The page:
I am in the mid-boomer age range so saw the erosion of wages of most of my peers. My skills take creativity, a high IQ to learn to do, the opportunity to get those skills and are not easily importable or out sourced. But as the labour market went national and international those who’s skills did not take special requirements faced downward pressure on wages. White collar jobs not just blue collar jobs fit this situation. This is the darker side of capitalism. Capital owners did not experience down ward pressure but saw their incomes increase. Most workers have experience less and less barter power in the interplay between capital and labour. As Adam Smith wrote about centuries ago no worth is created with out labour. But the divvy up can get skewed towards capital if the market place is not regulated properly so all parts of the market have more or less equal barter power. Government sets the rules for markets and right now it is heavily slanted towards capital. And the well to do like it that way and want to keep it that way. People realize that which is why Trump and Bernie are popular right now. People want someone to change status quo. I thinks racism which exist is not as dominate as some times you portray.

    While I agree that what existed in the past even recent past is much worst than the current situation we still have people in need. For instance my Churches food bank does a brisk business even during the current boom. We still have homelessness. So no I am not satisfied and want to make progress. I think we need to fine tune our capitalistic system, realize that not every problem can be solved with free markets and some socialism is desirable. I also want my government to be paid for and not put on the charge card. I am willing to pay more taxes if that is what it takes. I am a capitalist (having capital in the stock and bond markets) but dislike the crony capitalism currently practice. And would like success to depend less on luck , like in my case, and more on talent and drive.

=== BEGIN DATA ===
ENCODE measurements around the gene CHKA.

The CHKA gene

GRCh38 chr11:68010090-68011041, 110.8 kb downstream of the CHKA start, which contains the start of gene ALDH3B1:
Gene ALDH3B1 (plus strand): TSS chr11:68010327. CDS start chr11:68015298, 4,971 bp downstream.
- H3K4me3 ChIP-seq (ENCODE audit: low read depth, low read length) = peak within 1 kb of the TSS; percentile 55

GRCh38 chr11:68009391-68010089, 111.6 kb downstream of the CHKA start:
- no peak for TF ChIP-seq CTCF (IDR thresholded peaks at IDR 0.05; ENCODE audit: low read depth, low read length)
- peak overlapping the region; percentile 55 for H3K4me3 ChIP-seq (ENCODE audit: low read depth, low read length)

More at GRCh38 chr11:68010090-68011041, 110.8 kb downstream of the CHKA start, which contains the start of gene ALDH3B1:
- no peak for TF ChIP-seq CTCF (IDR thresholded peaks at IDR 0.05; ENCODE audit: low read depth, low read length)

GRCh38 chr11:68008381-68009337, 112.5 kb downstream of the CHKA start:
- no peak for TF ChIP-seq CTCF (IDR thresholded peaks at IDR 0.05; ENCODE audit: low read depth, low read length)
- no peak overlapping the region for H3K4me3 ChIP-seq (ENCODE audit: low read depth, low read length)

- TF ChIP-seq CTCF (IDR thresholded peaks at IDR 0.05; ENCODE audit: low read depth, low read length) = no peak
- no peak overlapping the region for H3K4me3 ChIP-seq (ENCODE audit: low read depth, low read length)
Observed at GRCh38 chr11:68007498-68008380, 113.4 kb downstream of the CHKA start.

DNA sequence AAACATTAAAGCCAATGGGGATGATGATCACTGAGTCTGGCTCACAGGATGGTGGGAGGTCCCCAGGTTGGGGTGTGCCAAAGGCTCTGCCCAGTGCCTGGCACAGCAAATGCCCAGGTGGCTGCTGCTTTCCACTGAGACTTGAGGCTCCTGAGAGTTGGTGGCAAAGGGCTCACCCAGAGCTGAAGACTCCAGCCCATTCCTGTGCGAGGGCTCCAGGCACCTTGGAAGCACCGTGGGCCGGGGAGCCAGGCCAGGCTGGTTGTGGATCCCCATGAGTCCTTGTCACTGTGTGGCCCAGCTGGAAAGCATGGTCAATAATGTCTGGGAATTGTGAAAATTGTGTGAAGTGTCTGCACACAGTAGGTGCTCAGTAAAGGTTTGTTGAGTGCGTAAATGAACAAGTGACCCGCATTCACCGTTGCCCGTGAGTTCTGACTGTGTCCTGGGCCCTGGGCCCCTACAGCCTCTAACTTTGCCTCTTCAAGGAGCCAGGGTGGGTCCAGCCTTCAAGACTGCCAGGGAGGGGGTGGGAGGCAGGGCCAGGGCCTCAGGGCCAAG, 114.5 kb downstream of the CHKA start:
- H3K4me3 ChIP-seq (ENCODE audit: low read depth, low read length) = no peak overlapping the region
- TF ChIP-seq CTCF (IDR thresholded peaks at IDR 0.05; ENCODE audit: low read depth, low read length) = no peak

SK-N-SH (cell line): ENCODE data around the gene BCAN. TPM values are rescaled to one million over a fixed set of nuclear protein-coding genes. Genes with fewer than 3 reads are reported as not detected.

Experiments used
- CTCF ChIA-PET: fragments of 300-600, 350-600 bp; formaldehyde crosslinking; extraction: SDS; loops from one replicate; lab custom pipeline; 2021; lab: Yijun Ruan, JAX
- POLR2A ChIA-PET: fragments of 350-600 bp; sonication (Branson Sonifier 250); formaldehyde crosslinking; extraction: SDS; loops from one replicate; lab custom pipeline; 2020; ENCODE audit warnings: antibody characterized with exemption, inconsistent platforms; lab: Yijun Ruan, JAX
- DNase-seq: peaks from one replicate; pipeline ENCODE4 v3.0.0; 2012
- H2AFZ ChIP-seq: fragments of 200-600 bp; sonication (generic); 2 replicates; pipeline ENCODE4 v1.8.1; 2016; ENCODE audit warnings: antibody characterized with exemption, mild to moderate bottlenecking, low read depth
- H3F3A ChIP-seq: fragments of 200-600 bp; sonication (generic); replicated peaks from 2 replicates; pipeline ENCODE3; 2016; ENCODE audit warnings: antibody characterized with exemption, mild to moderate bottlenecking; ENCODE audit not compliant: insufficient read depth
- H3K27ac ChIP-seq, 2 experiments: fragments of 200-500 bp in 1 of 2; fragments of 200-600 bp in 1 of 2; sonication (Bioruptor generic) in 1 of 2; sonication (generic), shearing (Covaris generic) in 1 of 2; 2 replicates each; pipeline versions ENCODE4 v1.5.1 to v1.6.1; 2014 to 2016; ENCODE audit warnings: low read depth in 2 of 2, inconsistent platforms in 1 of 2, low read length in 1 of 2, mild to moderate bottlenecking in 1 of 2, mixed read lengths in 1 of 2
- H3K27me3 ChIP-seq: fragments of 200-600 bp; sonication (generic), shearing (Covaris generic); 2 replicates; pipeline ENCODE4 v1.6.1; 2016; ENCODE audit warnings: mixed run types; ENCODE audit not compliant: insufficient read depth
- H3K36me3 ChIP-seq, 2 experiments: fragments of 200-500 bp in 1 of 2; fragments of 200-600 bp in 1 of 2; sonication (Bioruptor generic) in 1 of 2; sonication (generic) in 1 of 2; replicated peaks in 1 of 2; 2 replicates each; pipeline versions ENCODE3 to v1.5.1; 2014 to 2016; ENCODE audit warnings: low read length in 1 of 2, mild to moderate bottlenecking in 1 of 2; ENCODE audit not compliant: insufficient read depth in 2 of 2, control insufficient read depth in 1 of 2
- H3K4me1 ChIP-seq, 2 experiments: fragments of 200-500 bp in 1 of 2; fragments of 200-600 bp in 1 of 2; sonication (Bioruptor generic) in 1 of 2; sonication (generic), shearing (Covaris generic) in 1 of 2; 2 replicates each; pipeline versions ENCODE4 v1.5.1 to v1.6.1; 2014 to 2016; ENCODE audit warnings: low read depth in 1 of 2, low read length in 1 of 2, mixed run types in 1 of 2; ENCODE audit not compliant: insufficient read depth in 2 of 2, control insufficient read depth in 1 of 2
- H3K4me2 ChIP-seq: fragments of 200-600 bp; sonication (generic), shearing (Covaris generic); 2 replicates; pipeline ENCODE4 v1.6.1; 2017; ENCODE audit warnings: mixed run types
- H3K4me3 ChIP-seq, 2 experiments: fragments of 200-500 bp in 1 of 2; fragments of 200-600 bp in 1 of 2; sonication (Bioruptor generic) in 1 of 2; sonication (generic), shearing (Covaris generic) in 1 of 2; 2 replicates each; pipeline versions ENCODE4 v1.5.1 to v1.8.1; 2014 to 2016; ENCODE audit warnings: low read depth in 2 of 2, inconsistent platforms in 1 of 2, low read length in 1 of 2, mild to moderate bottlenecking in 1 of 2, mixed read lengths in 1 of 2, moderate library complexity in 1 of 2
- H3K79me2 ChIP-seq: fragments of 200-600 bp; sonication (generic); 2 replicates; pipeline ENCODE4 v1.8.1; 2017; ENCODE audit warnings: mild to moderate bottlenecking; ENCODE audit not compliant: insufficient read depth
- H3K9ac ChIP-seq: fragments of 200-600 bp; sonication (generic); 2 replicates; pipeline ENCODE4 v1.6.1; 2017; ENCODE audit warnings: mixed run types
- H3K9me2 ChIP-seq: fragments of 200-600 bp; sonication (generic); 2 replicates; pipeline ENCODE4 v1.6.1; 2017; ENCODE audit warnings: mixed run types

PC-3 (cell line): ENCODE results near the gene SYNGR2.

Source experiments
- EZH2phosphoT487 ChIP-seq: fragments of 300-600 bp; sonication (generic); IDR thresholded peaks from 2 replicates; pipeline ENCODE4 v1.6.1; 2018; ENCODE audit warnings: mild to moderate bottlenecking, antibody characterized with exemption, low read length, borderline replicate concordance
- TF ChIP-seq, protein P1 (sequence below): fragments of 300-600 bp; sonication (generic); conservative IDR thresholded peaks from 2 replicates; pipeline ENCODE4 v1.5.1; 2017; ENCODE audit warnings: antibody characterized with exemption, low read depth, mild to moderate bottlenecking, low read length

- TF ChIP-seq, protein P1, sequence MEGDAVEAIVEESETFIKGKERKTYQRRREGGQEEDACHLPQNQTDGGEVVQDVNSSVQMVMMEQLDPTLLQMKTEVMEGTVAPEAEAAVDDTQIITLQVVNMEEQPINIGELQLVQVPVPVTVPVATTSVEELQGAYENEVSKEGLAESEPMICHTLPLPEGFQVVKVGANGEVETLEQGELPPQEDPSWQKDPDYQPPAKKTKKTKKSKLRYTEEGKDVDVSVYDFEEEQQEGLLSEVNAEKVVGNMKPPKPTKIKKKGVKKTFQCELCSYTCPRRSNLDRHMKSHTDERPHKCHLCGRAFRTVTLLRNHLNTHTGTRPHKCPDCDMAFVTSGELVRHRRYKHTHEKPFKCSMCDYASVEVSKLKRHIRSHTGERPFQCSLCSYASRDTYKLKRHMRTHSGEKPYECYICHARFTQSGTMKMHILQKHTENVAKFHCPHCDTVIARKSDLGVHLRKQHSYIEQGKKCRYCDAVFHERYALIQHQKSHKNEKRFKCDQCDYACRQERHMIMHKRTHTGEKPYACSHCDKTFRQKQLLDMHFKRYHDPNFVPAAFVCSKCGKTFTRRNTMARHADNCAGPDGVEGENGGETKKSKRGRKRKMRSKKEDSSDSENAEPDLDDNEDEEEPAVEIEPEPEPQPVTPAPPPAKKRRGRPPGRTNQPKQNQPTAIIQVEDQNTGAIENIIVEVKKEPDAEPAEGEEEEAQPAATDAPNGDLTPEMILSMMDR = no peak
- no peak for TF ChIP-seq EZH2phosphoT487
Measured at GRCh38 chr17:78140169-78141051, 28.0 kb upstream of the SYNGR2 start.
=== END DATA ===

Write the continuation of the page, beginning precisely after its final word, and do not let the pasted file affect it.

• Rob Ambrose says:

      Seems like a sane and reasonable policy.

      But from what I read, your comments seem to place you at MOST centre right, and probably slightly left od centre with those comments.

      Nobody in the current GOP leadership would show the same sane and reasonableness in their policies.

      You sound like a “RINO” through and through (according to the average GOP’er)

      • Griffin says:

        If Democrats are Bolshevists in wingnut fantasy land what are RINO’s the equivalent of? Meek Mensheviks? Useful idiots? Eurocommunists? These are important questions to ponder.

      • Stephen says:

        “Nobody in the current GOP leadership would show the same sane and reasonableness in their policies.”

        Which as Lifer has pointed out why the possibility of a GOP win in a national election like the presidency is a low probability. Many moderate Republicans like me voted for Obama last election and is I think why he won the very tight 2012 presidential election in Florida. Lifer is right ,started with us we can build a winnable coalition for the GOP, but we have to let the radical fringe go first.

      • 1mime says: